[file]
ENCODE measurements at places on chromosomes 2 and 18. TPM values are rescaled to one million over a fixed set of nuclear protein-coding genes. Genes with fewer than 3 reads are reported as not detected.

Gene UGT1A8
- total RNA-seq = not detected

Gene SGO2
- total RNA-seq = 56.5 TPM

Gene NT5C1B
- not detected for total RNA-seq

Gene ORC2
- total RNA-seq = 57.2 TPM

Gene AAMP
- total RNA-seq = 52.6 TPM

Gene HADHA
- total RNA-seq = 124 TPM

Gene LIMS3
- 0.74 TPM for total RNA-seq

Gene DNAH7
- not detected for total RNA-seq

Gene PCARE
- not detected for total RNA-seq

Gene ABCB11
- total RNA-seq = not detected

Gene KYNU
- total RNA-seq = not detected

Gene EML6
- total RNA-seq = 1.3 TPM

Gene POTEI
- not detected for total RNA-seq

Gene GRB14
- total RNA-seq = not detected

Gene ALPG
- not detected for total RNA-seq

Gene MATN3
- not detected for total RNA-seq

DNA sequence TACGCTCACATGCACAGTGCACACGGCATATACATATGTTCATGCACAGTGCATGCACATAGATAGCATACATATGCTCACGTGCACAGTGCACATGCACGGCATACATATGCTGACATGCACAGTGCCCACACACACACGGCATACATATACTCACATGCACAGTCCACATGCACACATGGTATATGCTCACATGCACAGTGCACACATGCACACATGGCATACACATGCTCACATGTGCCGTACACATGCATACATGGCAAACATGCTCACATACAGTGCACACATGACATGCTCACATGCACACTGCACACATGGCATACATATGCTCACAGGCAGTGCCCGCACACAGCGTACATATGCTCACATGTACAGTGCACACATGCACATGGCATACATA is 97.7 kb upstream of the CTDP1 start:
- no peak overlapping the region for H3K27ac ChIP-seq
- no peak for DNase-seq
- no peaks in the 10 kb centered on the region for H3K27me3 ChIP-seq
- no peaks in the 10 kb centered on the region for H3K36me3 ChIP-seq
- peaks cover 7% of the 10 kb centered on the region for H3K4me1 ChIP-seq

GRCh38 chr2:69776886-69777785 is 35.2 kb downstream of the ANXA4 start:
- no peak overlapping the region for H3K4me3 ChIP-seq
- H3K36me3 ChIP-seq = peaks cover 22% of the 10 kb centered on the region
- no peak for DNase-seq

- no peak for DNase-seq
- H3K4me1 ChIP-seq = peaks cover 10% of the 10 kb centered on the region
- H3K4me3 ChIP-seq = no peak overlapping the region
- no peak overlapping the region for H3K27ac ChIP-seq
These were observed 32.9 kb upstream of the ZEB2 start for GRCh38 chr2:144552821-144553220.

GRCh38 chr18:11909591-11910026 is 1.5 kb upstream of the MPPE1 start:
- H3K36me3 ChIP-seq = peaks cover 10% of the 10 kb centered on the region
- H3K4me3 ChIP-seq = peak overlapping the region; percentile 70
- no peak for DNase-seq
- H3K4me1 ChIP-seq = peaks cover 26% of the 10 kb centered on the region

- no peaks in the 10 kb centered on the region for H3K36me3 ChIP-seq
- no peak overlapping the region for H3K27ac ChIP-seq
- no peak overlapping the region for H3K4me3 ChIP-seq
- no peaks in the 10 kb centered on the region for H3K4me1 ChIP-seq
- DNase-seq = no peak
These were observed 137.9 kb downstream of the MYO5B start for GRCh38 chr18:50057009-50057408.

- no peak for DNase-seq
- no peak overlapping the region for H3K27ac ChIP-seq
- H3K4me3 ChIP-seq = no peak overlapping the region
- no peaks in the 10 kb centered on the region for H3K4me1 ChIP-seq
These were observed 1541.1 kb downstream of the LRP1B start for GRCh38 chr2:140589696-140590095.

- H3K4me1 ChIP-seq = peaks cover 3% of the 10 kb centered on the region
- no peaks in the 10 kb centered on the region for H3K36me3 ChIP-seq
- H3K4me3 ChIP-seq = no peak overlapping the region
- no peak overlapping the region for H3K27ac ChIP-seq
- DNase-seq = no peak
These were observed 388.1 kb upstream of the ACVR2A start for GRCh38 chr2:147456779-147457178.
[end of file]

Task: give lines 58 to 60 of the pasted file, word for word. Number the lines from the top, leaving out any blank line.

- DNase-seq = no peak
These were observed 137.9 kb downstream of the MYO5B start for GRCh38 chr18:50057009-50057408.

- no peak for DNase-seq